On Friday, May 30, 2014, the monthly meeting of La Raza Roundtable included a presentation by San Jose’s Independent Police Auditor (IPA), Judge LaDoris H. Cordell (Ret.). The Judge announced that her 2013 IPA Year End Report was presented to Mayor Reed and the City Council in April of 2014. (The report is currently available online at www.sanjoseca.gov/ipa.) In addition to announcing the report, Judge Cordell presented the first episode of a 30-minute video program entitled “Make the Call, San José!” The show is a collaboration between the IPA, the San José Police Department (SJPD) and CreaTV. Each episode focuses on unsolved homicides in San José and features interviews with the victims’ family members. Viewers are encouraged to report all information related to the unsolved murders. For some crimes, a $10,000 reward is now available for tips leading to the arrest and conviction of the guilty parties.
Attendees at the La Raza Roundtable meeting listened attentively to the video program as the mother and sister of 17-year old Anthony Santa Cruz discussed his murder. He was stabbed to death near San Jose High in February 2013 while approximately 47 students were leaving the school. Next, the video program covered the shooting death of 20-year old Justin Watkins who was gunned down near Oak Grove High School in May of 2013. Mr. Watkins was murdered just a few weeks before his 21st birthday. It is inconceivable that these two unrelated murders went unseen and yet, to date, no one has provided information to the police. Not a single witness has come forward.
After the video program, Judge Cordell stressed the need for witnesses to tell police (or CrimeStoppers if they wish to remain anonymous) whatever bits of information they possess. “No one should get away with murder,” stated the Judge.
Following Judge Cordell’s comments, Anthony Santa Cruz’ mother made a personal plea to the audience. She said, “As long as my son’s stabbing case is not solved, justice is denied to me, his brothers and sisters, his father and this community. I want all of you to consider that because it does not allow my family to have closure on the stabbing death of my son Anthony. He was a good son. We love him and still miss his presence in our family one year later.”
The unsolved cases described in “Make the Call, San José!” are more common than one might imagine. Today, Gustavo Landeros is a banking official but, once upon a time, he was a local college student working part-time distributing El Observador. This past Christmas Eve, his brother was fatally injured in a car accident near the Valley Medical Center. The driver fled and this “hit & run” case remains unsolved. Although the incident occurred on a well illuminated street and was likely seen by several people, no eye witnesses have been identified. Still grieving, Mr. Landeros and his family wonder why witnesses have failed to come forward with information.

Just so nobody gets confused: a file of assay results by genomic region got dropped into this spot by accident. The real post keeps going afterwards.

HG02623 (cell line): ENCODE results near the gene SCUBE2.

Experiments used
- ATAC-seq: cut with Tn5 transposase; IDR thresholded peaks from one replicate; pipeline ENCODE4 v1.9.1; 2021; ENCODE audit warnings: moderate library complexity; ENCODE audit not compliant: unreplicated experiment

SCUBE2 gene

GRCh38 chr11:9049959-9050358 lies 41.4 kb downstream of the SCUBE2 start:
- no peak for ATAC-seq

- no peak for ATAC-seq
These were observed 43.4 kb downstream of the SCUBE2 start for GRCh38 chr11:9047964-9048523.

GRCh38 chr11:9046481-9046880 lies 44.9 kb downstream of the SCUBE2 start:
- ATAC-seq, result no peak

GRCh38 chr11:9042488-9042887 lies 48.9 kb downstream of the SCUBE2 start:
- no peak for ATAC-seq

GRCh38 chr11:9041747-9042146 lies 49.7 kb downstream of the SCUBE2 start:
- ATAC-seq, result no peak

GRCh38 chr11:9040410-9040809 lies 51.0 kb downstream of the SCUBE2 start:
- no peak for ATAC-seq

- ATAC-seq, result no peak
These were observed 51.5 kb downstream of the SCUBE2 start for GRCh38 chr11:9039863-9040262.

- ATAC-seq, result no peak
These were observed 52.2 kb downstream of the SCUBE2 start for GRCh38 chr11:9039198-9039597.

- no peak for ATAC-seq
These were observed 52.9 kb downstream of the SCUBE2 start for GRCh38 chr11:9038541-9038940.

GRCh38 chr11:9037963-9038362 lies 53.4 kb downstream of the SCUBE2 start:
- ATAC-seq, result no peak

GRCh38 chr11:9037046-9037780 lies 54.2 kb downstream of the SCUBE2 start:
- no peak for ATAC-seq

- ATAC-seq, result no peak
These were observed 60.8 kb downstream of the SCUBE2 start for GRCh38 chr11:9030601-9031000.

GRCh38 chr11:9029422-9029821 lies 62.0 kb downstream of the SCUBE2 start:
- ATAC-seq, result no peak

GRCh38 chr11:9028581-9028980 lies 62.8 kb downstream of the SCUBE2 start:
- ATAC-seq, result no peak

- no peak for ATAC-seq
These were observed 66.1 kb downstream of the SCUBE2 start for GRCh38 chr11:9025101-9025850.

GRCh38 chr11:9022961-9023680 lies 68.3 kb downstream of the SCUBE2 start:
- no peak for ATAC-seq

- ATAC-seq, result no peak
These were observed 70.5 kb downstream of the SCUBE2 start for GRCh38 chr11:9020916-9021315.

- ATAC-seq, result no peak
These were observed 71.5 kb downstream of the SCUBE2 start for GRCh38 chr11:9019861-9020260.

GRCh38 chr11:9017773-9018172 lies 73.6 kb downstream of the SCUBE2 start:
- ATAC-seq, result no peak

As long as cases such as these remain unsolved, justice is lacking in our community. The families of the victims are denied closure. Witnesses must do their civic duty and report what they know. Otherwise, unidentified killers do “get away with murder” in a City that prides itself on being among the safest large cities in the nation.
Young people and others sometimes refuse to reveal any information because they do not want to be labeled “snitches” or “rats.” Applying that thinking to these incidents is not only criminal, it is heartless. Withholding useful information from the authorities leaves the involved families sitting with unresolved grief for the rest of their lives.
The San Jose Police Department (SJPD) and the District Attorney currently have a list of about 28 killings that are unsolved. That number is just too large to ignore or refrain from discussing. Perhaps that is why they have joined forces to offer a $10,000 reward in some cases for tips leading to the arrest and conviction of the guilty parties.
At the La Raza Roundtable meeting, Police Chief Larry Esquivel made a commitment to do what is possible to resolve the unsolved murders. Chief Esquivel stated that, despite limited staffing levels, the SJPD treats felonies as high priority matters. To resolve cases, however, the police need pertinent information — particularly regarding the events that preceded each crime.
WHAT CAN I DO? 1) Go to Google, 2) type in “Make the Call, San Jose YouTube,” and 3) scroll down to watch the videos on YouTube. The program also airs at 7 PM on Friday nights on CreaTV Channel 30.
NO ONE SHOULD GET AWAR WITH MURDER! Leave your tip for the SJPD Homicide Unit at 408-277-5283 or, if you wish to remain anonymous, call CrimeStoppers at 408-947-7867. MAKE THE CALL TODAY.